The short answer to pburse, the OP, is that it is a combination of luck, plus the springs you have used not being contaminated, and maybe resistance you have built up. You cannot assure lack of contamination without thorough testing, which is impractical for the typical backcountry traveller.

Plus, giardiasis, crypto, and most of the other problem critters require an incubation period that often is a week or more. So you may pick up the bugs, but not be connecting the dots because you don't get sick until a week or more later.

Still, again according to the studies compiled by Auerbach, the main reason people get sick in the backcountry is not the contamination of the water, but carelessness in personal sanitation - as your mommy said, wash your hands, or at least use hand sanitizer religiously (or adopt the Middle Eastern custom of religiously designating your left hand as "unclean" and keeping your right hand as the "clean" hand)

9:31 a.m. on November 10, 2009 (EST)
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But there can be sources of pollution, including industrial and mine waste as well as biologics, in the path of the "filtering" flow.

I do remember a place around the Mojave where a source was said to be contaminated with radioactive isotopes form an old mine operation. I guess there could be some advantages to be glow-in-the-dark!

Also, i wash my hands and myself everyday on the trail, that probably helped.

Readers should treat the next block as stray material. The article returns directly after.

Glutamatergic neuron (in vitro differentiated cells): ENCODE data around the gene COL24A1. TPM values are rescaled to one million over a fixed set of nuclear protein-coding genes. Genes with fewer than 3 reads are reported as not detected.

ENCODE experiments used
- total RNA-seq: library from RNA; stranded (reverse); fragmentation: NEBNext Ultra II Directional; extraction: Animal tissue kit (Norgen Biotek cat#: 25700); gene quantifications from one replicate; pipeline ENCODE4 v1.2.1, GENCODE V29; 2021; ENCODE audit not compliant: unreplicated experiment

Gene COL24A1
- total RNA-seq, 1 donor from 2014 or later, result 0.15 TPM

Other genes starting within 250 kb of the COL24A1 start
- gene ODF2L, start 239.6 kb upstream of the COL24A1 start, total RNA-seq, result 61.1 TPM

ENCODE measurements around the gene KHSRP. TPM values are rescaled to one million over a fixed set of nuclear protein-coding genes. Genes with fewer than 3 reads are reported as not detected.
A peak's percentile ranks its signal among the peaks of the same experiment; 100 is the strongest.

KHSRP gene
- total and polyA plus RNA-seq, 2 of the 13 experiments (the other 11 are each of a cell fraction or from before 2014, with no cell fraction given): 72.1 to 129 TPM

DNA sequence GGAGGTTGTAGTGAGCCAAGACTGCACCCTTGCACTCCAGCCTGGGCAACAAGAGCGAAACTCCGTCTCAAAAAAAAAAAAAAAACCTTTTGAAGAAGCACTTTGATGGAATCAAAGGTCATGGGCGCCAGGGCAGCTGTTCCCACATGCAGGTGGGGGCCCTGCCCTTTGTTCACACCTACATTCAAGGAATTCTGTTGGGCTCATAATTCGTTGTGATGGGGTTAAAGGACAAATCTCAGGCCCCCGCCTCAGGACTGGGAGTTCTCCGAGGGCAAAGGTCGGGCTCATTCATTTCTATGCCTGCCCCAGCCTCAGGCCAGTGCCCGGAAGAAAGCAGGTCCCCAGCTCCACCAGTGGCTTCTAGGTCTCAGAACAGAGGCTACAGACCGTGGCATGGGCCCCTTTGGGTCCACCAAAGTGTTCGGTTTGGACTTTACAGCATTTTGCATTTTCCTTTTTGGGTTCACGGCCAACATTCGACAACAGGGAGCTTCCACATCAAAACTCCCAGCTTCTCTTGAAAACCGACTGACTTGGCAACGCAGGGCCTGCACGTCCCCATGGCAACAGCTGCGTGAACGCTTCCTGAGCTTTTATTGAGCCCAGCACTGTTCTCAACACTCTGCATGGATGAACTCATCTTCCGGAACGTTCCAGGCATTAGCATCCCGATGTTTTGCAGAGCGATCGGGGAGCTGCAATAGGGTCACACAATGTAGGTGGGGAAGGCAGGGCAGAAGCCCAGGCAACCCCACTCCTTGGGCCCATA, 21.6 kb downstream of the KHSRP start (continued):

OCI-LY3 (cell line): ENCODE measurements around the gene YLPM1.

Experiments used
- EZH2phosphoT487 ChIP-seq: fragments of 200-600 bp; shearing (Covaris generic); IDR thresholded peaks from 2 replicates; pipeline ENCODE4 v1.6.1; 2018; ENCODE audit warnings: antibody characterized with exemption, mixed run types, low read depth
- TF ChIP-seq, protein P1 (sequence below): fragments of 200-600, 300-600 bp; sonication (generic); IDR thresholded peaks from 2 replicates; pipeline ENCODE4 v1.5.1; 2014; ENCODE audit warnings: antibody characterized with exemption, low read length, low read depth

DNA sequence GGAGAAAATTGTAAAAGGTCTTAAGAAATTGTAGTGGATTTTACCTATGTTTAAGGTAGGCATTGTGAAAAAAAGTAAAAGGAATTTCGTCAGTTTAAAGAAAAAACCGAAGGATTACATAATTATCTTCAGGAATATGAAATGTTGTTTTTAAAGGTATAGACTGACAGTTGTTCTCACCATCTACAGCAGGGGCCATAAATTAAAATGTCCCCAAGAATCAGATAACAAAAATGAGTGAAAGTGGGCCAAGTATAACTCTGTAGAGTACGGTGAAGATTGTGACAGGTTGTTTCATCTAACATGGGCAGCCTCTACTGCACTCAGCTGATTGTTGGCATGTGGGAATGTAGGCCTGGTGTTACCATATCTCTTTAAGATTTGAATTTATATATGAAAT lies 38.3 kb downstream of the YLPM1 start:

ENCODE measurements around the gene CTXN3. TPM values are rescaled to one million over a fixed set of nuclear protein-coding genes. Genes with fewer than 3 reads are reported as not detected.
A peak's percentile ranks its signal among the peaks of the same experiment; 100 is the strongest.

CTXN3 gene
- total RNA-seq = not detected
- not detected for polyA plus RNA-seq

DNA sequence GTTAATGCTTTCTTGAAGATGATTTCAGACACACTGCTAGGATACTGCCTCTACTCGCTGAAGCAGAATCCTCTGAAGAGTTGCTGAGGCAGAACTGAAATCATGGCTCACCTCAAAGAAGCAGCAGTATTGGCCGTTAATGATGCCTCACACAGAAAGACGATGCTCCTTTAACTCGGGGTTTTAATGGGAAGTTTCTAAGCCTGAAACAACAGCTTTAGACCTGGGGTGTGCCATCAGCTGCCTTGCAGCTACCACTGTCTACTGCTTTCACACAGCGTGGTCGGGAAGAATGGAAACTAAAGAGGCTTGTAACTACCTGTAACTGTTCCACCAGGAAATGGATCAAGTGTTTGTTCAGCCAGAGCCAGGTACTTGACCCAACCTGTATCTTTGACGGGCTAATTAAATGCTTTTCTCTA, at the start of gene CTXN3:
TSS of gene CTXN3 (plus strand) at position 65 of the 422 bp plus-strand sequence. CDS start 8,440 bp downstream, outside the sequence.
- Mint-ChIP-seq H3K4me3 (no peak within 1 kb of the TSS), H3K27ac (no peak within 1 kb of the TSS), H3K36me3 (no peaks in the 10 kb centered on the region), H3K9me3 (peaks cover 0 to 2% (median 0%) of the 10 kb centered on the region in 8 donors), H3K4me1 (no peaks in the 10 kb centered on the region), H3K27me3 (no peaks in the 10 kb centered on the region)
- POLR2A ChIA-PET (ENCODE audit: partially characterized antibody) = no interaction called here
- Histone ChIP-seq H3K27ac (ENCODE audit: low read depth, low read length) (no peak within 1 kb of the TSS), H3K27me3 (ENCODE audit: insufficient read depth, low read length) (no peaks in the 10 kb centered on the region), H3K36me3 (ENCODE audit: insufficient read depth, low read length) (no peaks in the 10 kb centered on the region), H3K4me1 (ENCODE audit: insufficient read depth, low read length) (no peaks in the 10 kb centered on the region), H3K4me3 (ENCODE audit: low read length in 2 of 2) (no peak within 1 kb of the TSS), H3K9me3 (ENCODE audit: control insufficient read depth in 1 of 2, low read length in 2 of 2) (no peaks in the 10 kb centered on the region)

1:19 p.m. on November 10, 2009 (EST)
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I lived in the countryside in the hills east of Silicon Valley for two years; we drank untreated spring water every day with no ill effects. (Our landlord pumped water from a spring into a huge holding tank that supplied all our water needs).

Springwater at the source should be clean, though it strikes me as unlikely that you'd be able find water right at the source.

8:38 a.m. on November 11, 2009 (EST)
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I always filter spring water when I'm hiking. Dogs, deer, and beavers drink from the pools it collects in and that I tap into. My mantra is to always treat my water the same way regardless of source. If you make exceptions, you risk spacing out and skipping an important step.

9:39 p.m. on November 13, 2009 (EST)
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I lived in the countryside in the hills east of Silicon Valley for two years; we drank untreated spring water every day with no ill effects. (Our landlord pumped water from a spring into a huge holding tank that supplied all our water needs).

Springwater at the source should be clean, though it strikes me as unlikely that you'd be able find water right at the source.

Unlikely? if you know where they are, it's sure as sun rising in east. Congrats on move! Read where you have family in MO bootheel. I grew up just across MS river from there, maybe 1/2 hr from Caruthersville; remote and rustic, lol..... perfect description.

July 24, 2014